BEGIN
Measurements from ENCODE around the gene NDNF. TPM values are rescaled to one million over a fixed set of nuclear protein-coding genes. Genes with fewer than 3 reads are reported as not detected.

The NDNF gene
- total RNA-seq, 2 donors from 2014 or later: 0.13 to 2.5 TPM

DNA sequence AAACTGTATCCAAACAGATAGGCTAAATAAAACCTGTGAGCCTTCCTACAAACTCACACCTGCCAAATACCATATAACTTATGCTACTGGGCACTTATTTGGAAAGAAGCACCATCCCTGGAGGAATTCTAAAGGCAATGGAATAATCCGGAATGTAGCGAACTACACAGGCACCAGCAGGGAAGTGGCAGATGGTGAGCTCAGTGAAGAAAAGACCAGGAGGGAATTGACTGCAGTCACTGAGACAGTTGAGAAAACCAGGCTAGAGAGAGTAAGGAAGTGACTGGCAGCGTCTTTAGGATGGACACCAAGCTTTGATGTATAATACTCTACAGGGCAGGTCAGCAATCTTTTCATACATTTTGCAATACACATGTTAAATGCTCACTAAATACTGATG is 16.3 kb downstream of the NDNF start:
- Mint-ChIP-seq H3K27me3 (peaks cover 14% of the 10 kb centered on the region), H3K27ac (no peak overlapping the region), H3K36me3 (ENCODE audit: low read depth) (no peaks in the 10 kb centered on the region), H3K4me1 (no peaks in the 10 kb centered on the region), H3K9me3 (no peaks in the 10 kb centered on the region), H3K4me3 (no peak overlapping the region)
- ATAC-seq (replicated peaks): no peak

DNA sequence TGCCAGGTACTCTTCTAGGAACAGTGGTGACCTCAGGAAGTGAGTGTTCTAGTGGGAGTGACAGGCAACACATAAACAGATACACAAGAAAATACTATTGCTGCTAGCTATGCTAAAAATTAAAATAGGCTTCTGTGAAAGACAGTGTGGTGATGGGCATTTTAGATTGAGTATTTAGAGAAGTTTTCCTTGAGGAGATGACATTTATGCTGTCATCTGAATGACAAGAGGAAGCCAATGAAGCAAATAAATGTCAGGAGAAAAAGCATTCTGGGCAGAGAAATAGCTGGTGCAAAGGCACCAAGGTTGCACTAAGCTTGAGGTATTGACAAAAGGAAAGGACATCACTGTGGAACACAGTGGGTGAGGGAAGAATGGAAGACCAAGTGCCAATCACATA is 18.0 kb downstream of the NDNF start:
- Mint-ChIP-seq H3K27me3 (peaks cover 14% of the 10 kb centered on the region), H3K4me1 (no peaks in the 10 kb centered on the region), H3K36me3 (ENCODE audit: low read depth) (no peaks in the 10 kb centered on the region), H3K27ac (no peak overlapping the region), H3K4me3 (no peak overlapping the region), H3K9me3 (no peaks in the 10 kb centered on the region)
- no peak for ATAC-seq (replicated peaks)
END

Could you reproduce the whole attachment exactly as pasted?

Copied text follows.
Measurements from ENCODE around the gene NDNF. TPM values are rescaled to one million over a fixed set of nuclear protein-coding genes. Genes with fewer than 3 reads are reported as not detected.

The NDNF gene
- total RNA-seq, 2 donors from 2014 or later: 0.13 to 2.5 TPM

DNA sequence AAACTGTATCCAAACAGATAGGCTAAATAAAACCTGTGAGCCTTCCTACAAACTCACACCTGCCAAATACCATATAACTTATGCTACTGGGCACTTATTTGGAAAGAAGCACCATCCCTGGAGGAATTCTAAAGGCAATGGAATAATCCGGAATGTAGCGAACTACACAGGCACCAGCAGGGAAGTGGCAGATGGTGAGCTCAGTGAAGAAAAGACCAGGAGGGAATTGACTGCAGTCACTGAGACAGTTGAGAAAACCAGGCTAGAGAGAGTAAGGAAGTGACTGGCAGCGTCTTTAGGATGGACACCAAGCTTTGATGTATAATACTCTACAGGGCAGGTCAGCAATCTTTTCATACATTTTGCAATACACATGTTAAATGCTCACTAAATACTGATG is 16.3 kb downstream of the NDNF start:
- Mint-ChIP-seq H3K27me3 (peaks cover 14% of the 10 kb centered on the region), H3K27ac (no peak overlapping the region), H3K36me3 (ENCODE audit: low read depth) (no peaks in the 10 kb centered on the region), H3K4me1 (no peaks in the 10 kb centered on the region), H3K9me3 (no peaks in the 10 kb centered on the region), H3K4me3 (no peak overlapping the region)
- ATAC-seq (replicated peaks): no peak

DNA sequence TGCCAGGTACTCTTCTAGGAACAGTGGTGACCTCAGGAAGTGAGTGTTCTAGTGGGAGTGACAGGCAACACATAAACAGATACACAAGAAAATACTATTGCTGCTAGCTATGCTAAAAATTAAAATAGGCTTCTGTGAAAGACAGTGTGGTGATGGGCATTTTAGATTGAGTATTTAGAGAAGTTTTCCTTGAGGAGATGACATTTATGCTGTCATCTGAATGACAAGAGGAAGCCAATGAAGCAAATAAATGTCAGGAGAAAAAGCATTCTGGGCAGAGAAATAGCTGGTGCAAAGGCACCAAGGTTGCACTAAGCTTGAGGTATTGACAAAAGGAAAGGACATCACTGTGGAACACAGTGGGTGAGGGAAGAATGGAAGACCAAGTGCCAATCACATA is 18.0 kb downstream of the NDNF start:
- Mint-ChIP-seq H3K27me3 (peaks cover 14% of the 10 kb centered on the region), H3K4me1 (no peaks in the 10 kb centered on the region), H3K36me3 (ENCODE audit: low read depth) (no peaks in the 10 kb centered on the region), H3K27ac (no peak overlapping the region), H3K4me3 (no peak overlapping the region), H3K9me3 (no peaks in the 10 kb centered on the region)
- no peak for ATAC-seq (replicated peaks)